Checking In

If you’re not checking a bag in addition to the 4 carry on’s I noted above then simply go straight to the kiosk. You’ll need to enter your reservation confirmation code and go through the steps. One step will ask if you’re traveling with a child under 2 years old. Click yes and it’ll have you enter your babies information. This will then ensure a boarding pass for your baby is printed out along with yours. Your baby doesn’t need a photo ID traveling Domestically but does need a passport for International travel as I mentioned above.

My tips: 

1. If you didn’t get the Bulkhead row see the agent at the check-in counter and ask them if there are any rows left with a middle seat available so you and your partner can have the whole row and put your baby in the middle seat or use that seat to easily access your supplies in flight

2. After printing your boarding passes get your baby situated in your Baby Carrier so you’re fully ready in advance going through the security line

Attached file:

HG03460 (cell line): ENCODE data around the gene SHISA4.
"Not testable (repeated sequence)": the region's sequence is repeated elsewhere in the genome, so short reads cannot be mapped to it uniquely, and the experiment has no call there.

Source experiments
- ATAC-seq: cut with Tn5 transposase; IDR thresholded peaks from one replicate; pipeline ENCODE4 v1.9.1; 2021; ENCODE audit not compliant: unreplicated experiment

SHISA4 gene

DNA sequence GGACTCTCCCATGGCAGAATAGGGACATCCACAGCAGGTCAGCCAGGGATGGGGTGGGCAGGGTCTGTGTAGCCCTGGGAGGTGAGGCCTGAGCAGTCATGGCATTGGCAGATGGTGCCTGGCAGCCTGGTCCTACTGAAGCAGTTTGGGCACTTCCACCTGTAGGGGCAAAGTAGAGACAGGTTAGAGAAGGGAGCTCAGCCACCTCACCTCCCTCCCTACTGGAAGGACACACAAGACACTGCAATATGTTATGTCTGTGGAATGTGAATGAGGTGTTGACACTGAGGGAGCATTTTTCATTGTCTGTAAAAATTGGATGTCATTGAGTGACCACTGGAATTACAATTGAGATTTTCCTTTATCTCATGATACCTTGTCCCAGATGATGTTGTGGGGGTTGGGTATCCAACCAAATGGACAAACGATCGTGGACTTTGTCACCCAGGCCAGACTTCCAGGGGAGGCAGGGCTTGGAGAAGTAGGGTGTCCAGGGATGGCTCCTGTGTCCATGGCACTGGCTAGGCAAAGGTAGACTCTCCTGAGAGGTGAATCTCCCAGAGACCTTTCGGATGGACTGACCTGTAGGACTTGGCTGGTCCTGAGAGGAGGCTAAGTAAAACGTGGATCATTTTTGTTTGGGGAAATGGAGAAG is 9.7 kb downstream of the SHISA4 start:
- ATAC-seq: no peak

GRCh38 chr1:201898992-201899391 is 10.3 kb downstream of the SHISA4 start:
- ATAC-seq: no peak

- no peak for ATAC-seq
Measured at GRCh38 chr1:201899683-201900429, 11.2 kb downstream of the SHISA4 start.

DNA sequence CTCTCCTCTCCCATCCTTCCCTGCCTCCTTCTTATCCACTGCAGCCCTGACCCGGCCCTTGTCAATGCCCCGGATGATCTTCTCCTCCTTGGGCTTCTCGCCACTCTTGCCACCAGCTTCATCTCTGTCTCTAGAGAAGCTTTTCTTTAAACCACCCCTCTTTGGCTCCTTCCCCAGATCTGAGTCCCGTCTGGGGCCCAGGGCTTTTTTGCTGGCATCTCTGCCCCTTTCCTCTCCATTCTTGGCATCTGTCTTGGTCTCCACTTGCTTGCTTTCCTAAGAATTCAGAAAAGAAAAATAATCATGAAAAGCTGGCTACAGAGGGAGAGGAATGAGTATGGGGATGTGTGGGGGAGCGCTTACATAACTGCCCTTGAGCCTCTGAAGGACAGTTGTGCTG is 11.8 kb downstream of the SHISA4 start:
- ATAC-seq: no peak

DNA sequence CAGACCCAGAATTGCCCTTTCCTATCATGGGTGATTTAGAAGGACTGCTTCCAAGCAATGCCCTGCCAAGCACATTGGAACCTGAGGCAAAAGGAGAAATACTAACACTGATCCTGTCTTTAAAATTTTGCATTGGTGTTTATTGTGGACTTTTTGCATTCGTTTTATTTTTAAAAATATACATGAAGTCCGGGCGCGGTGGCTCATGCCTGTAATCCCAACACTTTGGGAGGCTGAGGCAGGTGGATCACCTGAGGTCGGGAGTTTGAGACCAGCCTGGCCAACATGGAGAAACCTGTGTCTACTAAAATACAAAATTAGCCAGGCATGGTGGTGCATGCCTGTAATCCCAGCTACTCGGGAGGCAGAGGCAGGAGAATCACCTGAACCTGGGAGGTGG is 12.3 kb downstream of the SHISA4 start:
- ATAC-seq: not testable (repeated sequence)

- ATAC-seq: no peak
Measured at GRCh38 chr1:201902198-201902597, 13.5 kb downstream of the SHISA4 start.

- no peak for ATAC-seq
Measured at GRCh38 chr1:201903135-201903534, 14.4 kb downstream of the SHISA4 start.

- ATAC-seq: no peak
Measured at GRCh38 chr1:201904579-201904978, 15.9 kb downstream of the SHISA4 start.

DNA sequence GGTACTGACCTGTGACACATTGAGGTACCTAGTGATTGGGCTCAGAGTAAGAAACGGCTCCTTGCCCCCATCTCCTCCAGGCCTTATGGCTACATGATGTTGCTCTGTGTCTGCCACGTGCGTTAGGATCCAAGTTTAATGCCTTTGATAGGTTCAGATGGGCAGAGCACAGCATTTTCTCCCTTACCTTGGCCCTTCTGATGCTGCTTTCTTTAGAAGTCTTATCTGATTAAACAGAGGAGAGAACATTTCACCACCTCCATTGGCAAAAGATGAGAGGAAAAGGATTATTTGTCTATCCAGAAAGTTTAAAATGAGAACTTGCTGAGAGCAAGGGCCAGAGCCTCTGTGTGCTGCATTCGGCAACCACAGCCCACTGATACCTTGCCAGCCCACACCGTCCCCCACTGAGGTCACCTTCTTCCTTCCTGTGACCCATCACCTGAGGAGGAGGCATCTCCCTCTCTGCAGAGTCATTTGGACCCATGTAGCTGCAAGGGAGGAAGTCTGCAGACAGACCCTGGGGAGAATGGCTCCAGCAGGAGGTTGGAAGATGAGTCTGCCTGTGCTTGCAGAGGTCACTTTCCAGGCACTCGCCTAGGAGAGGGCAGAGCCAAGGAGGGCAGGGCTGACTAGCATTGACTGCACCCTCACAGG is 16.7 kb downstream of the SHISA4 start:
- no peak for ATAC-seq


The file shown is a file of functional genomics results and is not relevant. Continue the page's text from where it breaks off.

Going through Security

Going through airport security with your baby is the most challenging part of the process. So much so that I made a separate post to describe in detail how to best navigate this especially if you’re traveling alone with your baby.

Here are my top tips:

  • With your baby already snug in your baby carrier you have two hands to get everything prepared on the belt. First thing is to detach your Car Seat from the Stroller and place directly on the security belt. Then you’re going to collapse your stroller and do that next. You want those two things to be the first to come out the other side.